Monday, June 9, 2008

Setting Terms of Discourse in Europe

Henry Hotspur (clearly a pseudonym - name of recusant during the English "reformation") at Taki's writes:
In the spring issue of the City Journal runs an essay by Bruce Bawer, entitled “An Anatomy of Surrender,” in which he describes the West’s acquiescence of “creeping sharia.” Bawer cites numerous examples of censorship and self-censorship from both America and Europe. They prove that critical views about Islam are no longer tolerated.

Bawer points out that attempts to roll back freedom of speech and other liberties have been less successful in the U.S. than in Europe. He is right. However, he does not explain why this is the case, apart from briefly mentioning that it is “thanks in no small part to the First Amendment.” Unlike Europe, America has not introduced so-called “hate speech legislation” which imposes fines and jail sentences for voicing politically incorrect opinions about certain taboo subjects. Yet, as Americans know, speaking one’s mind can get one into trouble in the U.S. as well. There will be no fine or imprisonment, but one risks losing one’s job and being ostracized.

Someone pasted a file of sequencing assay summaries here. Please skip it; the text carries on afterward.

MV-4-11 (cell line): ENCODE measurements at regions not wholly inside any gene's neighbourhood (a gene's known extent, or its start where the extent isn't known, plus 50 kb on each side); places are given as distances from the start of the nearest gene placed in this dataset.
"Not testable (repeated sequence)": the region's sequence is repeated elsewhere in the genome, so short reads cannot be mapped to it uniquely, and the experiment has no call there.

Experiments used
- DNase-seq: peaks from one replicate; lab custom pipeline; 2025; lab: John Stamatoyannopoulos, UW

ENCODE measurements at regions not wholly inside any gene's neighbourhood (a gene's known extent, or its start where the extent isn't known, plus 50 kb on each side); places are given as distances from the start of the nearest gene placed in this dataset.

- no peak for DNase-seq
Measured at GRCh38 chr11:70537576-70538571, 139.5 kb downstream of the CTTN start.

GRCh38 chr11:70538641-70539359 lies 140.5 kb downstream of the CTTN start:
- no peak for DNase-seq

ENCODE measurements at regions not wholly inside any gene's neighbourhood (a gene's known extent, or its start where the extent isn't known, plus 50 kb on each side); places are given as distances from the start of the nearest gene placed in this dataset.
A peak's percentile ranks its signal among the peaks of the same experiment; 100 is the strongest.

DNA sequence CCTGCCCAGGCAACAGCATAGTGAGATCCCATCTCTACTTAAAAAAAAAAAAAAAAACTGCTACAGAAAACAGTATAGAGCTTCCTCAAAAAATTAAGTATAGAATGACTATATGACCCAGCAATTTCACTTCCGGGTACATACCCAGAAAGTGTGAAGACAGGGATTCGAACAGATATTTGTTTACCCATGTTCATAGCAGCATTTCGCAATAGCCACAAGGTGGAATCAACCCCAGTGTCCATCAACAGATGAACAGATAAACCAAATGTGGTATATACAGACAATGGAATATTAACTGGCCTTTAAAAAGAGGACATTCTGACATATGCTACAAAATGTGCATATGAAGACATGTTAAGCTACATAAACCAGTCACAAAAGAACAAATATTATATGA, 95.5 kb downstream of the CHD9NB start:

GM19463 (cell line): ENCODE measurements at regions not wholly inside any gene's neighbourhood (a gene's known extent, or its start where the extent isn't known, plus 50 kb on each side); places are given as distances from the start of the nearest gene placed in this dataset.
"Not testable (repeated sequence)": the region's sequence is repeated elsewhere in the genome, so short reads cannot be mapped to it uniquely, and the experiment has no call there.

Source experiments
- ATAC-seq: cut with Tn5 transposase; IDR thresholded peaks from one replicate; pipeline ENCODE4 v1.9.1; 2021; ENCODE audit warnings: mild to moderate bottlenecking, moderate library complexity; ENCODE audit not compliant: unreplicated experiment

Yet the question remains: Why is Europe collapsing at a faster rate then America?
Read more of Who Speaks for Europe? (on the PC defenders of the West)

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